But the Natsune Libra 165C is clearly not the kind of machine you’ll have at home. Or even in a restaurant. It costs $160,000 for one. And it’s pretty darn big. We imagine that large scale meat processing centres would love them, and they’ll get their chance at ownership at the end of this month.

[ DigInfo ] VIA [ DVice ]

Ever Wonder What A Laser Tattoo Removal Procedure Looks Like?

By David Ponce

Half sleeve tattoo going away. 5 to 15 treatments and it’s a goner, they say. But looking at the above video, we’re left amazed at the technology’s abilities. It’s like removing stuff from a dry-erase board. We knew this existed, but seeing it being done for the first time it pretty impressive. And yeah, old video but we’re betting a lot of you have never seen anything quite like this.

Also, we hear it’s very, very painful.

VIA [ Reddit ]

FDA Approves The LipoControl Laser Fat Removal System Which Means It Probably Won’t Cut Your Arms And Legs Off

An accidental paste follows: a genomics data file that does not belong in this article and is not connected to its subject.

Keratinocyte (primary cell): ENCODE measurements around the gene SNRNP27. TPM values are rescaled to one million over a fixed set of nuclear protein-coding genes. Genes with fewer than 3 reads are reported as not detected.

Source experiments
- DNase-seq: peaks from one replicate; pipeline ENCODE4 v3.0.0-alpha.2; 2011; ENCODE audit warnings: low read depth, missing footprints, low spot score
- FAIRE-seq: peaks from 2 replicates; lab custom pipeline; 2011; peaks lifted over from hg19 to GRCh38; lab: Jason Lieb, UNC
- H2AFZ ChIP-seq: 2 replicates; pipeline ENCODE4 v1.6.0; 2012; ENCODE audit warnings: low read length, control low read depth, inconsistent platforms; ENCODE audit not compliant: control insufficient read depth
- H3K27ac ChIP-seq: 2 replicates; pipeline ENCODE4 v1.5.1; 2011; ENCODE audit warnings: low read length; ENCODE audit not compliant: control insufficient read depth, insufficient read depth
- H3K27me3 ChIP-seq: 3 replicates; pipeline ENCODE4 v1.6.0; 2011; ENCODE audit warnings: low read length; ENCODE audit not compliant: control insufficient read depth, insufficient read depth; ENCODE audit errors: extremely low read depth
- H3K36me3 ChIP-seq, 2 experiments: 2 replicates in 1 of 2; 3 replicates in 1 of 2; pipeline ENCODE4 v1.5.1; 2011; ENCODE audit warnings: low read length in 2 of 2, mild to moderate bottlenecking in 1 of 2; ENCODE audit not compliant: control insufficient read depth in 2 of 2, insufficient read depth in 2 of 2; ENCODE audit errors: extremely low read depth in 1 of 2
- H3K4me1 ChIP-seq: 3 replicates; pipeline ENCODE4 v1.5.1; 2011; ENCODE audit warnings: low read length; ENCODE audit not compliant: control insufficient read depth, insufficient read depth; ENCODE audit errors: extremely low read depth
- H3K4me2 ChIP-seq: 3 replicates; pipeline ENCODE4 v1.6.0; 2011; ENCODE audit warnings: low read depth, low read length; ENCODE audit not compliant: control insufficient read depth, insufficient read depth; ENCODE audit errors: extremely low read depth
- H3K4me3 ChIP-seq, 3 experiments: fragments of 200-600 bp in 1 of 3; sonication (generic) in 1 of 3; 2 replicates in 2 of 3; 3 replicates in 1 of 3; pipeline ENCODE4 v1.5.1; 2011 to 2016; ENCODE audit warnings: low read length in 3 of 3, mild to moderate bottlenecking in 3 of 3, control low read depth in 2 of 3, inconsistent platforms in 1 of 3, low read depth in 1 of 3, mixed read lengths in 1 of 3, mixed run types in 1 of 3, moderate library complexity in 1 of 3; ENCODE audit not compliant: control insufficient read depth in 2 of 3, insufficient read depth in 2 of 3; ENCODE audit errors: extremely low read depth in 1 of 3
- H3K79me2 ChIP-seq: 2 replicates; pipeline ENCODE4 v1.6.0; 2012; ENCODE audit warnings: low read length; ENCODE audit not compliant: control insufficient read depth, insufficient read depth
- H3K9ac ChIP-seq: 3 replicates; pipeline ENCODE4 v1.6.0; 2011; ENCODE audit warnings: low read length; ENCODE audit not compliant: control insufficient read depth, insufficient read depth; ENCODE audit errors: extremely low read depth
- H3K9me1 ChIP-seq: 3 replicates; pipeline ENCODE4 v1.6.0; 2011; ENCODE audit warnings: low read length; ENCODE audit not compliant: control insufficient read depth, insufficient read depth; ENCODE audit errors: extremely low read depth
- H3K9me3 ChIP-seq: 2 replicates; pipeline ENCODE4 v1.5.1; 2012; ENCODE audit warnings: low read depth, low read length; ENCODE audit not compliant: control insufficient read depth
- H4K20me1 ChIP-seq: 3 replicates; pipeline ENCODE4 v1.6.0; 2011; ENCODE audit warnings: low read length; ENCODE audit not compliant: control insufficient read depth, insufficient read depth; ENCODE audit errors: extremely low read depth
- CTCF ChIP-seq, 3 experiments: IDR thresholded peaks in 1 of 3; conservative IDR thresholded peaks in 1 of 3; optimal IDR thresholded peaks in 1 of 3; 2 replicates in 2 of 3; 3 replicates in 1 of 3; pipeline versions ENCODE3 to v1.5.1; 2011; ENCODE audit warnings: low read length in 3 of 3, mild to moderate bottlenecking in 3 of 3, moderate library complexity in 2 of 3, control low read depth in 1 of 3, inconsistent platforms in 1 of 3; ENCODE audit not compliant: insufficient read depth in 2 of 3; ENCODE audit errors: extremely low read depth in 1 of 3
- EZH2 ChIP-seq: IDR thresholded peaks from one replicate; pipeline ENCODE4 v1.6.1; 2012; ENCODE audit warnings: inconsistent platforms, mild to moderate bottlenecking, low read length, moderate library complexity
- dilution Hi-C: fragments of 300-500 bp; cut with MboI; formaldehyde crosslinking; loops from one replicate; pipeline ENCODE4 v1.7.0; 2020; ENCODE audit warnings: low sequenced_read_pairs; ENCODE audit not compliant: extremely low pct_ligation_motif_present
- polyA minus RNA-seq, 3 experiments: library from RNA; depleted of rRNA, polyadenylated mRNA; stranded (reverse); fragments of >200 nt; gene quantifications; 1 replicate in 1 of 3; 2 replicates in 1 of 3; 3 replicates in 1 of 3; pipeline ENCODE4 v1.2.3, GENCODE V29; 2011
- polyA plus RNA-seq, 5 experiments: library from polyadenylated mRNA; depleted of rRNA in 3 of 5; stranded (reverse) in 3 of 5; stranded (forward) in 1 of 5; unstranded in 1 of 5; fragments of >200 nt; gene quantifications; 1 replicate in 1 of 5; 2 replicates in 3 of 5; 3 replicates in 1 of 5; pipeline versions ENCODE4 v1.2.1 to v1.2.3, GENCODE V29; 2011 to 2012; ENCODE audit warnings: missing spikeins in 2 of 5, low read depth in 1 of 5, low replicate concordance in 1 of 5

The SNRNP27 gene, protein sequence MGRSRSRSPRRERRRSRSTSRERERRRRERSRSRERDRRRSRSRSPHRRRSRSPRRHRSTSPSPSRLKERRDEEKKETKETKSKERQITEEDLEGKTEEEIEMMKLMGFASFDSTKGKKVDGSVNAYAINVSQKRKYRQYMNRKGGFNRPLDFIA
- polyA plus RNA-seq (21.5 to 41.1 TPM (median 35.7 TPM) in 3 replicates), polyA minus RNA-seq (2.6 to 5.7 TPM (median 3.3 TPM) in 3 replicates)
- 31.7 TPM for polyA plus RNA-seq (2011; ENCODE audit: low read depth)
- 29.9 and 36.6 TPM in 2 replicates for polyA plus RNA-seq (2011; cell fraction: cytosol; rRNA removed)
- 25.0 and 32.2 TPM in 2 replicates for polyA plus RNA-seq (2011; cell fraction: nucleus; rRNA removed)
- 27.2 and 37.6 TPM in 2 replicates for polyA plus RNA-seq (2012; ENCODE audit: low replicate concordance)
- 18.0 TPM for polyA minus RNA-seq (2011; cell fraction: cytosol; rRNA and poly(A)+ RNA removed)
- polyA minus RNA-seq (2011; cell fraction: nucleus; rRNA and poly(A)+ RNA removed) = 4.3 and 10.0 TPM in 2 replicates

LipoControl Laser Fat Removal System (Image courtesy Osyris Medical)
By Andrew Liszewski

Last year we brought you the CoolSculpting system which disposed of fat cells under the skin by non-invasively freezing them. The LipoControl system is essentially used for exactly the same purpose, but uses the ‘pewpew’ power of lasers instead. To be specific, a 980nm laser diode is used to bust up fat deposits under the skin (it’s still an invasive procedure to a degree) but the system provides real-time visualization and feedback of the area being treated. It even tracks the speed of the doctor’s cannula, applying more or less power to the laser as they move it faster or slower so that it’s always at the optimal treatment level.

LipoControl Laser Fat Removal System (Image courtesy Osyris Medical)

And since I’m no fatatician I don’t feel like I’m qualified to question how effective the procedure is, but it looks to me like after 3 months the machine has only really succeeded in adjusting that woman’s undergarments. Still though, if you’ve ever tried to adjust them yourself you know how difficult that can be and you’ll realize what an important innovation this really is.

[ Osyris Medical’s LipoControl Laser Fat Removal System ] VIA [ Medgadget ]

AAXA Updates Their L1 Laser Pico Projector

AAXA L1 Laser Pico Projector v2 (Image courtesy AAXA Technologies)